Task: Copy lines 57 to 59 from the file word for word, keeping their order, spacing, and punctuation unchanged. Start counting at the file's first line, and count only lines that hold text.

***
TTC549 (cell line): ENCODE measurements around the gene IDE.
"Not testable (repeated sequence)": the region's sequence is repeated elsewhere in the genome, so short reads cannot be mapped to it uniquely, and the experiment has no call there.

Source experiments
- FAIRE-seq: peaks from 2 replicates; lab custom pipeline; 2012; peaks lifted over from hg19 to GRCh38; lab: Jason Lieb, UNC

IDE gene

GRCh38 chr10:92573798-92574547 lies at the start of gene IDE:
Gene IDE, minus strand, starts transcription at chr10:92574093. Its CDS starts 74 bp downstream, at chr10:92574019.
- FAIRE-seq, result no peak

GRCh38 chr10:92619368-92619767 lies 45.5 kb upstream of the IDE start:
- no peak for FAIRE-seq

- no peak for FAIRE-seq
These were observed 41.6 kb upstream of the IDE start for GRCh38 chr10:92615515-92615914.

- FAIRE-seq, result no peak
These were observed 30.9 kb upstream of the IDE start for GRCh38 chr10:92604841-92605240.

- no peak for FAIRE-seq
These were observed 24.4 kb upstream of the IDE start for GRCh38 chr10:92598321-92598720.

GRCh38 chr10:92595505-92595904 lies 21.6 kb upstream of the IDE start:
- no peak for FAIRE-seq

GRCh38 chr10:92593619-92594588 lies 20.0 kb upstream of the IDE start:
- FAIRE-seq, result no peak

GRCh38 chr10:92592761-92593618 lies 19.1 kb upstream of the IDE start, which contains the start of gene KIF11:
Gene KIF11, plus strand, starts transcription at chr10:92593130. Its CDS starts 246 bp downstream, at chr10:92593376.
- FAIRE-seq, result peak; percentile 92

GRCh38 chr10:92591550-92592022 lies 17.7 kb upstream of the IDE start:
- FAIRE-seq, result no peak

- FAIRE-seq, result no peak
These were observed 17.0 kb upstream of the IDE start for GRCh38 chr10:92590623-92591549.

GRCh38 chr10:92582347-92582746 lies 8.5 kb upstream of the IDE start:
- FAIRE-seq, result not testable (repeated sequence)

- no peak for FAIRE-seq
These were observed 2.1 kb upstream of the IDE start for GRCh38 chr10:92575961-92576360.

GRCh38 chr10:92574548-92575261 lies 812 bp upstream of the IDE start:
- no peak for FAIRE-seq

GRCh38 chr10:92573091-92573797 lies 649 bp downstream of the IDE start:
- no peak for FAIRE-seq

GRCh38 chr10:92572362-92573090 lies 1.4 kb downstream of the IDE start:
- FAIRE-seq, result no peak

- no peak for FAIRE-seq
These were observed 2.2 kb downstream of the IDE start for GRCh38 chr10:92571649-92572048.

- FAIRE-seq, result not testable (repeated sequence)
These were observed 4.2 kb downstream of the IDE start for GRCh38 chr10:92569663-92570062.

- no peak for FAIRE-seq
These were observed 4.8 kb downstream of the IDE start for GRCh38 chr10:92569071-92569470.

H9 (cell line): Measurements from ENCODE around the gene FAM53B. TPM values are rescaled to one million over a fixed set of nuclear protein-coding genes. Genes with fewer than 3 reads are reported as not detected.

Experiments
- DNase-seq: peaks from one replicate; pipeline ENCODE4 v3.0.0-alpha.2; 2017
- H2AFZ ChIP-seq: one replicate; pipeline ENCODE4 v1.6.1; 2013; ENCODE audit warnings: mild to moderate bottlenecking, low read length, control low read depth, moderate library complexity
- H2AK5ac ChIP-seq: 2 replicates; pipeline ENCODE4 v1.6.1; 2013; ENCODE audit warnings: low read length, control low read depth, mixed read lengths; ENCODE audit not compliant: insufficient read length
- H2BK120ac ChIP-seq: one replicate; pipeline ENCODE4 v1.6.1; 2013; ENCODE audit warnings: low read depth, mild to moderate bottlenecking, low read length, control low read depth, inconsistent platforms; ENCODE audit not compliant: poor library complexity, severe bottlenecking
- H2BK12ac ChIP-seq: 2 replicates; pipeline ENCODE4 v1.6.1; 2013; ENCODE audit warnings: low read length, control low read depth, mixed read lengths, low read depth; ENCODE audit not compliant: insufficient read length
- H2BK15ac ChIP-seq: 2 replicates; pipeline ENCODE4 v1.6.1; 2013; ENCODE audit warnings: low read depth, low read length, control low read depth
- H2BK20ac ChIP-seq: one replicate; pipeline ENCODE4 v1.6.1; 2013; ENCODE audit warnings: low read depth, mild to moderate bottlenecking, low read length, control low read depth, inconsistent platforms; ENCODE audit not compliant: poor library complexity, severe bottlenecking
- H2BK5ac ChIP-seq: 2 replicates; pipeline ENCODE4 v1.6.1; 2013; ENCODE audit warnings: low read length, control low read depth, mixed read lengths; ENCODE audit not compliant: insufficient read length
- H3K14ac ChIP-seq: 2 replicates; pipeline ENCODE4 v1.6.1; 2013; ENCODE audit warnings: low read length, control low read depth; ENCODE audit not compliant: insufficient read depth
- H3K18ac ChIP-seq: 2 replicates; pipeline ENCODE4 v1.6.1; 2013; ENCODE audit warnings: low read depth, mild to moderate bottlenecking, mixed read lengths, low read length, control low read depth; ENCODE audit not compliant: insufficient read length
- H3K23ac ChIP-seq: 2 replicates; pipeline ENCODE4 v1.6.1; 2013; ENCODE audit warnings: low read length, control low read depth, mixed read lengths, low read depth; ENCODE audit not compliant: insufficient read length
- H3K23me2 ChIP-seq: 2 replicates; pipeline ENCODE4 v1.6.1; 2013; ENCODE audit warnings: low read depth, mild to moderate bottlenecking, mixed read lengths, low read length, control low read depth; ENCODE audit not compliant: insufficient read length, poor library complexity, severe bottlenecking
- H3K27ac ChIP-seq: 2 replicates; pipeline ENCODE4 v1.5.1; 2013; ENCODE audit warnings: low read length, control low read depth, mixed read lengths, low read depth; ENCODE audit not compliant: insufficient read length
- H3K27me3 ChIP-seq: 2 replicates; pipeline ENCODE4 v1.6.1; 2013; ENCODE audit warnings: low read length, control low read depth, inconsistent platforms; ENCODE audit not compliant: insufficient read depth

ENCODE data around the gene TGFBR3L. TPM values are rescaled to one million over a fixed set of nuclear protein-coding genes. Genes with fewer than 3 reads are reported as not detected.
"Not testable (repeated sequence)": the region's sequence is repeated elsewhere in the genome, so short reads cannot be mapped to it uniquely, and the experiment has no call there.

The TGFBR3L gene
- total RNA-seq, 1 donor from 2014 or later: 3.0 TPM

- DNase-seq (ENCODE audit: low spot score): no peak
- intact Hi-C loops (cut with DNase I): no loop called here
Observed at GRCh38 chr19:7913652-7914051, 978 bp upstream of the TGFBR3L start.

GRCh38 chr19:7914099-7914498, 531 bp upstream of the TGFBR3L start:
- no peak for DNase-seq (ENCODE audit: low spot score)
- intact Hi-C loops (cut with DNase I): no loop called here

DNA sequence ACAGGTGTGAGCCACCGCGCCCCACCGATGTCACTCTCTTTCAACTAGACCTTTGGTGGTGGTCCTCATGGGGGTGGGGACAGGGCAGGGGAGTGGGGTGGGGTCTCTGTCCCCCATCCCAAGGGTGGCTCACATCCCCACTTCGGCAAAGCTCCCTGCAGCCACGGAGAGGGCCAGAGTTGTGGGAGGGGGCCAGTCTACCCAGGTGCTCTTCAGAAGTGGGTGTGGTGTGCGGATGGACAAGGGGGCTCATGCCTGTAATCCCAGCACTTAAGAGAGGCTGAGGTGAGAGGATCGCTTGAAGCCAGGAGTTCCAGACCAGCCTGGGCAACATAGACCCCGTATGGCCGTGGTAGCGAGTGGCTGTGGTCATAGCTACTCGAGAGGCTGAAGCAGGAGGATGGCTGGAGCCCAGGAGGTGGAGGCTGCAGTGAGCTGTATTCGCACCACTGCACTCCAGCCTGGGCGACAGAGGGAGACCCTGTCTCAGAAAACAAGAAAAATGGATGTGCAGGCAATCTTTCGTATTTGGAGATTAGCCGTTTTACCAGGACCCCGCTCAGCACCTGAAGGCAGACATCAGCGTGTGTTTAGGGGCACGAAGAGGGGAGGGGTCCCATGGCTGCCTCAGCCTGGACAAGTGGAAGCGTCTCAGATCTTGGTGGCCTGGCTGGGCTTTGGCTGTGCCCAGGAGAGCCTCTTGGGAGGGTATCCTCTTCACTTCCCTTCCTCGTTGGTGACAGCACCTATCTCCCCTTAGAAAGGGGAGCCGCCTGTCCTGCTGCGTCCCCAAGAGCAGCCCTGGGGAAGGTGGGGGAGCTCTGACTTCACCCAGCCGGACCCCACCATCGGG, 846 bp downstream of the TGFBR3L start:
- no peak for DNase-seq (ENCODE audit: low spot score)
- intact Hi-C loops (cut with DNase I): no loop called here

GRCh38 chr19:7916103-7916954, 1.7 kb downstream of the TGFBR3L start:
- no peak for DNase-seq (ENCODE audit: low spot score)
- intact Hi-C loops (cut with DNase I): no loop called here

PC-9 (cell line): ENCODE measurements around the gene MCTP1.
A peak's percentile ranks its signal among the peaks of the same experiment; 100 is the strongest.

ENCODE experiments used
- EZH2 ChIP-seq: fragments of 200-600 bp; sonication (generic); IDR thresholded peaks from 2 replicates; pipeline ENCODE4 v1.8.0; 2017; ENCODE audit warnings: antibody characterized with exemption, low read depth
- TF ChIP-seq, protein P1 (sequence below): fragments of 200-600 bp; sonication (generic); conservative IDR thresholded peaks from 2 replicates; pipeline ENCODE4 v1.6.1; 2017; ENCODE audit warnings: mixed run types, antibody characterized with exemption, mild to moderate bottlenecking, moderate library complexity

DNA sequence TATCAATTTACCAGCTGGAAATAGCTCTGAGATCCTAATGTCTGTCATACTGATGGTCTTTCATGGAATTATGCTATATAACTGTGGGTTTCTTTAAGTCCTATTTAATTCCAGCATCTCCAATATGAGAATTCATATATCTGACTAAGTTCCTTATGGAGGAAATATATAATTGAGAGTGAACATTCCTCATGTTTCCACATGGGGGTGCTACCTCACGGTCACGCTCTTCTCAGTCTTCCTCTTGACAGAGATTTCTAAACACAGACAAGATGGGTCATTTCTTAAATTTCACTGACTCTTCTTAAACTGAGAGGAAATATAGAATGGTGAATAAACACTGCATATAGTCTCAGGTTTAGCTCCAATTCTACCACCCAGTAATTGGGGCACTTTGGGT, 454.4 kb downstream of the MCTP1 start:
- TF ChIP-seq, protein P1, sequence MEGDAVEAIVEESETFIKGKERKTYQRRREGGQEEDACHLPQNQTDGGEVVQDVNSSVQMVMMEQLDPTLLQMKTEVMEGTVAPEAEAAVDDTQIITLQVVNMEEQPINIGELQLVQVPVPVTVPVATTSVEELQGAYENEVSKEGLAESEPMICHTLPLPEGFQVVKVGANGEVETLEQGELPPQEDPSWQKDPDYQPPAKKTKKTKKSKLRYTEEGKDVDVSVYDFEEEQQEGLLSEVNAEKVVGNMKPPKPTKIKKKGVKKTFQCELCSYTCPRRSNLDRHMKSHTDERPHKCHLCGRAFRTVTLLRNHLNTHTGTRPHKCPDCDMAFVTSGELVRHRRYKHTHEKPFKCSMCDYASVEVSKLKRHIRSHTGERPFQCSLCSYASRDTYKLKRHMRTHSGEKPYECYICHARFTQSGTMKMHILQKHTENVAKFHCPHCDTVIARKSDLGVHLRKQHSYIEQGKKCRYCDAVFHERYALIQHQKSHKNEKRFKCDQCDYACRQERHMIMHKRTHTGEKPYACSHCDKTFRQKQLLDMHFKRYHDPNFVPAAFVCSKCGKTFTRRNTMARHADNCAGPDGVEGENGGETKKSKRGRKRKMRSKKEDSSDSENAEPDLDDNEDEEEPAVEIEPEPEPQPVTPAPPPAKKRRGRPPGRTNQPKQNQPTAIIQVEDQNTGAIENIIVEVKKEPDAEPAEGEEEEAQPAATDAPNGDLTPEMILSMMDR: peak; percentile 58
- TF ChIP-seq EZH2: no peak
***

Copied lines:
- H3K23me2 ChIP-seq: 2 replicates; pipeline ENCODE4 v1.6.1; 2013; ENCODE audit warnings: low read depth, mild to moderate bottlenecking, mixed read lengths, low read length, control low read depth; ENCODE audit not compliant: insufficient read length, poor library complexity, severe bottlenecking
- H3K27ac ChIP-seq: 2 replicates; pipeline ENCODE4 v1.5.1; 2013; ENCODE audit warnings: low read length, control low read depth, mixed read lengths, low read depth; ENCODE audit not compliant: insufficient read length
- H3K27me3 ChIP-seq: 2 replicates; pipeline ENCODE4 v1.6.1; 2013; ENCODE audit warnings: low read length, control low read depth, inconsistent platforms; ENCODE audit not compliant: insufficient read depth